Throughout the book, you get the sense that Pfeffer himself is deeply skeptical at his own recommendations but still can’t help making them because the contract he has made with the reader is to show them how to gain power under our current capitalist system. Pfeffer’s internal conflict leads to an enormous number of contradictions in the book. For example, he makes a comment in an early chapter that, once you have amassed power, every move you make and whom you associate with is going to be scrutinized. Yet, in a later chapter, he admonishes those business executives who, once becoming enormously successful, divorce the spouses that helped get them there in favor of trophies, saying that it ”diminishes their influence”. You can’t have it both ways – you can’t advise power-seekers to act ruthlessly and with little moral or ethical compass in the unbridled quest for power and then come back to say that, actually, you should compromise that power trip to do right by your significant others.
The other reason that Pfeffer’s if-you-can’t-beat-them-join-them thesis falls apart is that acceptance of the status quo and advising people to mimic it rarely results in societal progress. Imagine Pfeffer writing this book in mid-16th century England, for example, where one imagines he might have stated that yes, the world isn’t fair, but the monarch is all-powerful, and if you want to become happy and have fewer appointments with your cardiologist, you might as well try to gain power by trying to weasel your way into the aristocracy (or beheading your opponents, or whatever). While democracy has many flaws, it is unquestionably a more egalitarian and fair system for the populations living under it, and it would not have come to exist in its current form had the 16th-century upwardly mobile professional merely followed that era’s Jeffrey Pfeffer. Pfeffer’s advice results in the propagation of the status quo (power over) rather than the notion that society improves only via the exercise of power with. Certainly, there are always going to be hierarchies in the world, but those do not have to be as nakedly brutal and exploitative as Pfeffer suggests that we accept.
Ultimately, this is another one of those books that I found both highly odious but also insightful. Pfeffer is not wrong about the current state of the world, and if you seek to gain power for whatever reason -- and not just create autonomy for yourself in your role, which most people want rather than power over others -- the book is candid about how to do so under current systems. But I believe that in the broad, approaches like this only persist the deeply exploitative status quo.
Pfeffer (Glad this is a written review I have no idea how to say that name) is an academic who specialises on organisational behaviour, and this book is essentially his advice on how to obtain, maintain, and understand power.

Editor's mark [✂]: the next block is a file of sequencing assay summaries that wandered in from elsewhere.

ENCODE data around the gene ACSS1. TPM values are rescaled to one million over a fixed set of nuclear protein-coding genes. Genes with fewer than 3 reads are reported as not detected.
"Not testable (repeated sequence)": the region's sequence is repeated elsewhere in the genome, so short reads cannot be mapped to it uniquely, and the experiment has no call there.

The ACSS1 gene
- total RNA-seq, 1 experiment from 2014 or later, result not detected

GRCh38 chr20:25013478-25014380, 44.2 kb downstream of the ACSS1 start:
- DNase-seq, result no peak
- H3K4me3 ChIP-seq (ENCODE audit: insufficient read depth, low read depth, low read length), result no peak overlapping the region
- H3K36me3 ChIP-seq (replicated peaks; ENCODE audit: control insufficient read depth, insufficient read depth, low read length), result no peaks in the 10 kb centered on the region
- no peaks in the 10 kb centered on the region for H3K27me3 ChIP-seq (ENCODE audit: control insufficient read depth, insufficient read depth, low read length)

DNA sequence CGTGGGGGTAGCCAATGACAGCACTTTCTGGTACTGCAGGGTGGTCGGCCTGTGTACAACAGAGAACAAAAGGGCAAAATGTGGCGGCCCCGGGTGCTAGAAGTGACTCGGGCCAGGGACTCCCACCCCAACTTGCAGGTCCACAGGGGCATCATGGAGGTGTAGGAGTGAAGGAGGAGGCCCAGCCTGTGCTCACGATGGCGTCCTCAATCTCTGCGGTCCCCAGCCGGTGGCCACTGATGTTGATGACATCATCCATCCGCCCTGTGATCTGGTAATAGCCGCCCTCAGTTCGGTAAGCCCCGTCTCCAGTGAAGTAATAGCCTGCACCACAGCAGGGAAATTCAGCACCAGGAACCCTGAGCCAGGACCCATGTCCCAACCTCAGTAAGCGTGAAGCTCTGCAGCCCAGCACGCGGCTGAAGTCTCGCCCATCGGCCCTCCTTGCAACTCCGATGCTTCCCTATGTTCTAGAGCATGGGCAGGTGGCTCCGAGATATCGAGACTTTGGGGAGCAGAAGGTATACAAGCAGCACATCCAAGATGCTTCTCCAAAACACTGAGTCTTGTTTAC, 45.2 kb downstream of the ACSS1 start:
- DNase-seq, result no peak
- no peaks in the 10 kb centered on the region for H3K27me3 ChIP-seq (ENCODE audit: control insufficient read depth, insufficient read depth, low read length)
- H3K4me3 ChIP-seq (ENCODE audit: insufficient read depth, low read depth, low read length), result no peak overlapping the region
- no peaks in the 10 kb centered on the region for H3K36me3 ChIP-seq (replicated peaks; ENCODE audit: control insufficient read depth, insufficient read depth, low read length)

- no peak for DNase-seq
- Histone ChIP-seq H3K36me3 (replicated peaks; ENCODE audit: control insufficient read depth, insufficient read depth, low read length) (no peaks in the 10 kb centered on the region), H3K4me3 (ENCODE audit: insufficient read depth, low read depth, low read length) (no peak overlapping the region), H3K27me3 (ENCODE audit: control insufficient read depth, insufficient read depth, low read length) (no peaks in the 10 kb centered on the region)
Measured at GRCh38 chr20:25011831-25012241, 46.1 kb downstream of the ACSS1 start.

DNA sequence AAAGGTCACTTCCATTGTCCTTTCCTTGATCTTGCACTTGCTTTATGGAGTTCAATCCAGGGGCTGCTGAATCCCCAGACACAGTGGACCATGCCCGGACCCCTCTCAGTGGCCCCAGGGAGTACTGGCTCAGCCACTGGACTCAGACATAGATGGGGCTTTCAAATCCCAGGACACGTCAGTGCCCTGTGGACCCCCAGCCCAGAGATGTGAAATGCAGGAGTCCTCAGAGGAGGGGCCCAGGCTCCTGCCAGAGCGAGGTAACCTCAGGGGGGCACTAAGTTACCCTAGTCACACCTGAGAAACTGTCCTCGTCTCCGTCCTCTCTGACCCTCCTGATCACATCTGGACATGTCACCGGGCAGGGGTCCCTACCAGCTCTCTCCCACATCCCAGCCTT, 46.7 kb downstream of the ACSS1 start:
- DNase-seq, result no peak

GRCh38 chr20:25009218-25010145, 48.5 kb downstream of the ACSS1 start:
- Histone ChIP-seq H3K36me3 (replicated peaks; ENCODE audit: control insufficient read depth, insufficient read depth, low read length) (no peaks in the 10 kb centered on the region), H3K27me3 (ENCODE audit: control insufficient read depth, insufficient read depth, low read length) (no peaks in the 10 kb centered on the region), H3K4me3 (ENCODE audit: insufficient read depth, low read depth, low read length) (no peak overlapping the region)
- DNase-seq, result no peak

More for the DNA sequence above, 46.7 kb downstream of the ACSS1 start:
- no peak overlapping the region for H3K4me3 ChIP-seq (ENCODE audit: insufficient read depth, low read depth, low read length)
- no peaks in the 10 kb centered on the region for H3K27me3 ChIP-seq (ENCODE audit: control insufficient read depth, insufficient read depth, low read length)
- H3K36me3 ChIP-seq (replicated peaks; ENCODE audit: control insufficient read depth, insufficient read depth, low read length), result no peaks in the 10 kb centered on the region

While his book unsurprisingly mostly focuses on corporate CEOs, Pfeffer's principals apply equally well to non-profits, politicians and any other situation that involves other people and positions of power.
Probably the most helpful, but most unpalatable advice is to suck-up to the people who can put you into power. Scientifically there is no end to the benefit of flattery and while many people find 'managing up' to be distasteful and false, at the end of the day this book is about getting power, not keeping the same job forever but being true to your principals (which is where I see most of my colleagues who think they're being powerful by antagonising their bosses but really are setting themselves up for stagnant career progression)
There is also discussion of the risks of power, some interpersonal advice around 'acting powerful' and a caveat about whether or not it’s worth seeking only power versus living a slightly more laid-back life.
Anyone with ambition will benefit from this book, it is enjoyable to read, while still having valuable information.
Something I'm interested in finding out is whether anyone disagreed with the content of the book and what their experiences of power are?
I thought I would dislike this book. I had thought most of the focus would be on wealthy white guys and their power plays. I was pleasantly surprised by the examples concerning women, minorities, and non-Western cultures. I also appreciate the bit on women and anger, and how behaviors effective for men are not always as effective for women.
I never really thought about the "power" of the various departments at my company before reading this book. In retrospect, it's obvious that starting out in a company's "most important" department full of talented, ambitious individuals could result in a longer, harder climb than starting out in an "up and coming" department.
The study finding that there is no point at which too much flattery is ineffective was also worth noting.
The warning that career effectiveness books written by successful businesspeople/politicians are retrospective, and may be what the author thinks people want to hear rather than the whole truth, also gave me pause.